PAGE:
Saturday, 16 January 2016

Stormy seas

On Wednesday with a few hours to spare, I took a wander down the beaches of North Berwick to assess the impact on marine life from recent storms. Walking along I came across an eggcase from a Lesser Spotted Dogfish (Scyliorhinus canicula). Small species of shark, skates and rays lay their eggs in these protective sheaths (also known as a Mermaid's Purse) which remain well camouflaged, attached to seaweed. The young embryo develops inside and once free the eggcase often detaches and can wash up on local beaches. Using the identification guide on The Shark Trust website (Link) it is possible to determine which species the eggcase belongs to. Please also record your sightings via the page in order to allow the charity to analyse the distributions of sharks and rays in the UK.

Eggcase of a Lesser Spotted Dogfish found on a beach at North Berwick (Photo Laura Shearer)
Continuing with my walk I found large chunks of marine life washed up along the shore. Huge clumps of Laminaria kelp littered the beaches and many marine snails had dried up during the low tides. Hundreds of desiccated Dead man's fingers (Alcyonium digitatum) could be found evenly dispersed along the shore. This soft coral is brutally ripped from rocks and boulders during stormy weather and is named after their appendage-like appearance once they become dehydrated. This species can be found along the Northern Atlantic coasts of Europe and North America and comes in various shades of pink, orange, yellow, white or grey. 

Dead man's fingers washed up around North Berwick (photo Laura Shearer)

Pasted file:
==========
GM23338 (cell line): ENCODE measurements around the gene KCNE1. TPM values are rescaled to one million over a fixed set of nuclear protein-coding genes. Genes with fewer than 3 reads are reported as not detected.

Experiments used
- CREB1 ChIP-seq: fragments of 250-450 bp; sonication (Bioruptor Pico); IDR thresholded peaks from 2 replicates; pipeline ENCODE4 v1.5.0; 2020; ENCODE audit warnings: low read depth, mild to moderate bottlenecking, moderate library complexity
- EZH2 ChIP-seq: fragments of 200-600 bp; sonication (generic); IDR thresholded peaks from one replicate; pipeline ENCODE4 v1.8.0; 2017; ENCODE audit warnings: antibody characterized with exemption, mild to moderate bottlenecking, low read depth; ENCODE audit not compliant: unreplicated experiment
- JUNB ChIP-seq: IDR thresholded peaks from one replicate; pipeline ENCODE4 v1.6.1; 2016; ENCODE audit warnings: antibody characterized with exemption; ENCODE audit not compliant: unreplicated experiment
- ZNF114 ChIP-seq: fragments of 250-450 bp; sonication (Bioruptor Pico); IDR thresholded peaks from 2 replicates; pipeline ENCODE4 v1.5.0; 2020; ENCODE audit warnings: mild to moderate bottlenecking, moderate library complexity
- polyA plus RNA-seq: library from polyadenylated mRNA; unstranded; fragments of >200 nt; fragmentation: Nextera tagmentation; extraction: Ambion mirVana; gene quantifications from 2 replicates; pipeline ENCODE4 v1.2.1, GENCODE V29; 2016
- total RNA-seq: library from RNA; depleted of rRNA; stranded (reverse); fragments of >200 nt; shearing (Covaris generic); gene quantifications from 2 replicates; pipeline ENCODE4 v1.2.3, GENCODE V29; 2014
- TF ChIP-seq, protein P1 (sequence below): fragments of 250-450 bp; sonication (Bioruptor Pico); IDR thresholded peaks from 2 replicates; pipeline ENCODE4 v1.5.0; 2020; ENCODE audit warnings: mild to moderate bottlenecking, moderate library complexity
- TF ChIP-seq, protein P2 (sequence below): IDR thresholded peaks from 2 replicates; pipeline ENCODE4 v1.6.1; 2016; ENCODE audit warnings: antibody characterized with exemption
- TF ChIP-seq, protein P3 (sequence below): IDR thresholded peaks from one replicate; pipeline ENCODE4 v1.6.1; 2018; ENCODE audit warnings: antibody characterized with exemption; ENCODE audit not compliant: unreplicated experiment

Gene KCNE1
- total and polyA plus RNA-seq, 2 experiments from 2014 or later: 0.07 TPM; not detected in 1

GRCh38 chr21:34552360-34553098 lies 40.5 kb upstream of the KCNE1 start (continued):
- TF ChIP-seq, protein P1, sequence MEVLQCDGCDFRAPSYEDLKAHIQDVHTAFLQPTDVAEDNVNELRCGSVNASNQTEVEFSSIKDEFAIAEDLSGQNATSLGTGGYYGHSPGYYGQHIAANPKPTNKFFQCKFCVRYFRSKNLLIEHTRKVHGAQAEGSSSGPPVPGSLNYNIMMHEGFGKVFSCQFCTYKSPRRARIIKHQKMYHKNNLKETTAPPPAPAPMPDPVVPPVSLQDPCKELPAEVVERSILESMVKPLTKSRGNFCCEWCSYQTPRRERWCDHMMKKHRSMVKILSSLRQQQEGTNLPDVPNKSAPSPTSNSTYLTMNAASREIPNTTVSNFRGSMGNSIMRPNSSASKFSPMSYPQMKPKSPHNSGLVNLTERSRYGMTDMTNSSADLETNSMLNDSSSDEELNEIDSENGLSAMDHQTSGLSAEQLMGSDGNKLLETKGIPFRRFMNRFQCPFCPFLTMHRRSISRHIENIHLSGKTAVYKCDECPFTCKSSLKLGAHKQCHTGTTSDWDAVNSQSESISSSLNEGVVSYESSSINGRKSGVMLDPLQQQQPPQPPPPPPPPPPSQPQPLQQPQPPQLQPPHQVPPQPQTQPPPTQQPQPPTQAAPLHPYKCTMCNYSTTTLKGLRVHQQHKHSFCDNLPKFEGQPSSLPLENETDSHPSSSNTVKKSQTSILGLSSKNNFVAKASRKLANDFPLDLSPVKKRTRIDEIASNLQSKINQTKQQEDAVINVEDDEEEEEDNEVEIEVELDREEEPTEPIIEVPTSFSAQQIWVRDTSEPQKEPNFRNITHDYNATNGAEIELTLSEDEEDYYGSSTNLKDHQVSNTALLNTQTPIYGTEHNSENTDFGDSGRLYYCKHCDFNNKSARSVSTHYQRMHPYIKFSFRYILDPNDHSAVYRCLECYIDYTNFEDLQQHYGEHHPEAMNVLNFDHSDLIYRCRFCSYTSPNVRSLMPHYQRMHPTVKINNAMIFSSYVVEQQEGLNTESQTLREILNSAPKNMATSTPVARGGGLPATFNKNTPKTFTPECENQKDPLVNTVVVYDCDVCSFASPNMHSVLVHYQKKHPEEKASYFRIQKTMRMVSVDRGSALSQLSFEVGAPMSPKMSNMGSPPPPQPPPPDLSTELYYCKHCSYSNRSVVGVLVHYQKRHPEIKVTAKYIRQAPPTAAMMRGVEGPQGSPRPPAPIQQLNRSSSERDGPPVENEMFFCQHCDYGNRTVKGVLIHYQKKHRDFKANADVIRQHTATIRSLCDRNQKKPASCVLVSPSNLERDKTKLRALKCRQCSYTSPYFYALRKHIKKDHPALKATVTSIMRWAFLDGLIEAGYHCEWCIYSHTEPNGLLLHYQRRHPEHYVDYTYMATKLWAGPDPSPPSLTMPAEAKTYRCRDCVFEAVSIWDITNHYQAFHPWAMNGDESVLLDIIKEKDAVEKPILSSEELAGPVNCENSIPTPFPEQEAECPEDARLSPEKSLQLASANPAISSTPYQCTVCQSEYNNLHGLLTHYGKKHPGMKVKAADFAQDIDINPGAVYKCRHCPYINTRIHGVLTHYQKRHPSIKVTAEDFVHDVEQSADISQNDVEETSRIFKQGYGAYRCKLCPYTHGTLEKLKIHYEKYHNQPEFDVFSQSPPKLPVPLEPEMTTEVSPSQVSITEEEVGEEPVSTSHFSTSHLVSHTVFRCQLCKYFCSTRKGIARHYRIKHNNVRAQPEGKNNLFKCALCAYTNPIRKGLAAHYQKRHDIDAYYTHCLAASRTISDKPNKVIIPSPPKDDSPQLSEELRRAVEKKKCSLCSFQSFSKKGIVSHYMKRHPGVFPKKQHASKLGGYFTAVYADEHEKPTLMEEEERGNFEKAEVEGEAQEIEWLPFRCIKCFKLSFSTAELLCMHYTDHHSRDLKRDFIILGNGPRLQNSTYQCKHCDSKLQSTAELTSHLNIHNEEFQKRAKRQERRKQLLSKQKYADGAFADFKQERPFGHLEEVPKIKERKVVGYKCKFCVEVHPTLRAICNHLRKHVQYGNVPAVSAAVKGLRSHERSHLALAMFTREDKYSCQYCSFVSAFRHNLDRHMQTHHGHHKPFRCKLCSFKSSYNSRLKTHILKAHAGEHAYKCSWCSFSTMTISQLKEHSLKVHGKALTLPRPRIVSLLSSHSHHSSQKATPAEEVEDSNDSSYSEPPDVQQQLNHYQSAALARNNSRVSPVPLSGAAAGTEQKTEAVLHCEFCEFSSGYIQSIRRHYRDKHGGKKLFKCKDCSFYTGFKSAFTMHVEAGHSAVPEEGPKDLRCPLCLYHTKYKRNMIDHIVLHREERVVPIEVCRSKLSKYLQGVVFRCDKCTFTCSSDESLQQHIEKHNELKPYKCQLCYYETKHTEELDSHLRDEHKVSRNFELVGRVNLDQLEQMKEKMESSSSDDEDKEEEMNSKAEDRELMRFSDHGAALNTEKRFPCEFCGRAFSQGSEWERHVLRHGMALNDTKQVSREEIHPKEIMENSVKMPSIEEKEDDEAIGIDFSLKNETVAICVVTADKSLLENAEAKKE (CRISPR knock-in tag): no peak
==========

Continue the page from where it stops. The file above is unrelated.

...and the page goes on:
Winter storms causes the demise of many marine organisms however the consistent bad weather of recent weeks means even healthy animals struggle to cope. In the last fortnight Little Auks (Alle alle) have been well documented becoming lost and stranded around the UK with the SSPCA reporting record numbers requiring rehabilitation (SSPCA blog). Travelling South from North Berwick I came across an adult Little Auk (around the size of a Starling) which had succumbed to the weather laying at the side of the road.

Dead Little Auk, found on roadside at North Berwick (photo Laura Shearer)
Back on the beach I continued with my hunt for seabirds. Walking for almost 2 hours I seen small numbers of roosting Shags (Phalacrocorax aristotelis) however none were ringed and therefore we are unable to determine if they are local or visiting birds. Good numbers of Eider ducks (Somateria mollissima) rested on the surface close to the shore alongside a handful of Mallards (Anas platyrhynchos). Walking back to the car I stumbled across a dead Guillemot (Uria aalge) with a ring from Heligoland, Germany (awaiting feedback from study group).

Dead Guillemot found on beach at North Berwick (photo Laura Shearer)
Guillemot found on North Berwick beach was ringed in Germany (photo Laura Shearer)
If you find a ringed bird please report through the following website:

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